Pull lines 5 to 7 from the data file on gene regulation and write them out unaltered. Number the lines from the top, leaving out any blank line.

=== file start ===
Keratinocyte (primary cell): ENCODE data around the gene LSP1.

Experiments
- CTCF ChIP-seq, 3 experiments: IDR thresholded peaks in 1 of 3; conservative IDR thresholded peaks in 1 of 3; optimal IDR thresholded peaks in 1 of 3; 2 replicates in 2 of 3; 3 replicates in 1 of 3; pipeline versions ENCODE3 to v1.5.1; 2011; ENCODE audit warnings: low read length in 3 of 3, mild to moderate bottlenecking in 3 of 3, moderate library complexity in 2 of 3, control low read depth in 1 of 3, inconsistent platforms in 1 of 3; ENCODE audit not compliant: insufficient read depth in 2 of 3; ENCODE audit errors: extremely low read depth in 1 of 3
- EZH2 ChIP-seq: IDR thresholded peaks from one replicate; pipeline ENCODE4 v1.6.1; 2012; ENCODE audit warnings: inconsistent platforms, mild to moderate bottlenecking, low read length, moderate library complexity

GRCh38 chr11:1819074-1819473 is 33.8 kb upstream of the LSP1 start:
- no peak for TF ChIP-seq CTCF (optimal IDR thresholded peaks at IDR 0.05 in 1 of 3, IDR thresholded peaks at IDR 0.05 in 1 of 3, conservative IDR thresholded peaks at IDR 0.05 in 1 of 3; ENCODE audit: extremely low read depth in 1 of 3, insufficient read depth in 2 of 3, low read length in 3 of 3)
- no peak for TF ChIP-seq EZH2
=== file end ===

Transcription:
GRCh38 chr11:1819074-1819473 is 33.8 kb upstream of the LSP1 start:
- no peak for TF ChIP-seq CTCF (optimal IDR thresholded peaks at IDR 0.05 in 1 of 3, IDR thresholded peaks at IDR 0.05 in 1 of 3, conservative IDR thresholded peaks at IDR 0.05 in 1 of 3; ENCODE audit: extremely low read depth in 1 of 3, insufficient read depth in 2 of 3, low read length in 3 of 3)
- no peak for TF ChIP-seq EZH2